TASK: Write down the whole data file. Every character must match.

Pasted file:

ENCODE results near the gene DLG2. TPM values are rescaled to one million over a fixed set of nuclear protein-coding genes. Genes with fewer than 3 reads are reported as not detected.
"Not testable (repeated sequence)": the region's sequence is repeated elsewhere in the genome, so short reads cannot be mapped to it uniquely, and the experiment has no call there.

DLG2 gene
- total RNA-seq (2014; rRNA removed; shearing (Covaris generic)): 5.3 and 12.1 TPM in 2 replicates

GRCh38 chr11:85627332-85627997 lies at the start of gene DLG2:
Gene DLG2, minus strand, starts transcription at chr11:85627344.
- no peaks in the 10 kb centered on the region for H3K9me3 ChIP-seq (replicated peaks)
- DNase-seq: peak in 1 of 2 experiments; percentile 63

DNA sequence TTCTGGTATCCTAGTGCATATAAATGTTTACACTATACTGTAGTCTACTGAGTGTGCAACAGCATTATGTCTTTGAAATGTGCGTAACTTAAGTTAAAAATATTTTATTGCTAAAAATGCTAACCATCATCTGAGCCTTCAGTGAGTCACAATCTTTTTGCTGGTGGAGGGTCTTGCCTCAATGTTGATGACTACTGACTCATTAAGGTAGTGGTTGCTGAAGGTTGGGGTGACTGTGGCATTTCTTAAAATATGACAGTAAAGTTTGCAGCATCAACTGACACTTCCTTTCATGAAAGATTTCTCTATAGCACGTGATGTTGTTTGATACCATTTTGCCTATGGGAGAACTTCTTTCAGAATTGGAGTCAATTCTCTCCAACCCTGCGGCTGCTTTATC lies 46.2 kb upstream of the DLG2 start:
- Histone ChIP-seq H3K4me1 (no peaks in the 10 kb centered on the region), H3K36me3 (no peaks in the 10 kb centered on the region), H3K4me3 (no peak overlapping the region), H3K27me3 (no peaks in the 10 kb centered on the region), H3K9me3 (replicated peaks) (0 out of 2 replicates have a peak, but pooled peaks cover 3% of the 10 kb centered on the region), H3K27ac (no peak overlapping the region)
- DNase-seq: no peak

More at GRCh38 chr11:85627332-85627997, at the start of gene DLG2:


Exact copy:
ENCODE results near the gene DLG2. TPM values are rescaled to one million over a fixed set of nuclear protein-coding genes. Genes with fewer than 3 reads are reported as not detected.
"Not testable (repeated sequence)": the region's sequence is repeated elsewhere in the genome, so short reads cannot be mapped to it uniquely, and the experiment has no call there.

DLG2 gene
- total RNA-seq (2014; rRNA removed; shearing (Covaris generic)): 5.3 and 12.1 TPM in 2 replicates

GRCh38 chr11:85627332-85627997 lies at the start of gene DLG2:
Gene DLG2, minus strand, starts transcription at chr11:85627344.
- no peaks in the 10 kb centered on the region for H3K9me3 ChIP-seq (replicated peaks)
- DNase-seq: peak in 1 of 2 experiments; percentile 63

DNA sequence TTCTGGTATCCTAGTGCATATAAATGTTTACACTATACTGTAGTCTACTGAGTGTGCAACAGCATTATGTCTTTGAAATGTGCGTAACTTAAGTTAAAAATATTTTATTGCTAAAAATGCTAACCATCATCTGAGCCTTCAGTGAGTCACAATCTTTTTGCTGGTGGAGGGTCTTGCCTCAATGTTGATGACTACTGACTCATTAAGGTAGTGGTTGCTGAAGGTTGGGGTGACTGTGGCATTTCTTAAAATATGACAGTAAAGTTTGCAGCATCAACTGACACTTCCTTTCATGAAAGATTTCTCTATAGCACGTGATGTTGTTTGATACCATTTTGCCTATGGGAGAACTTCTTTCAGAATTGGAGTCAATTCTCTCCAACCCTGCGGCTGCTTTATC lies 46.2 kb upstream of the DLG2 start:
- Histone ChIP-seq H3K4me1 (no peaks in the 10 kb centered on the region), H3K36me3 (no peaks in the 10 kb centered on the region), H3K4me3 (no peak overlapping the region), H3K27me3 (no peaks in the 10 kb centered on the region), H3K9me3 (replicated peaks) (0 out of 2 replicates have a peak, but pooled peaks cover 3% of the 10 kb centered on the region), H3K27ac (no peak overlapping the region)
- DNase-seq: no peak

More at GRCh38 chr11:85627332-85627997, at the start of gene DLG2: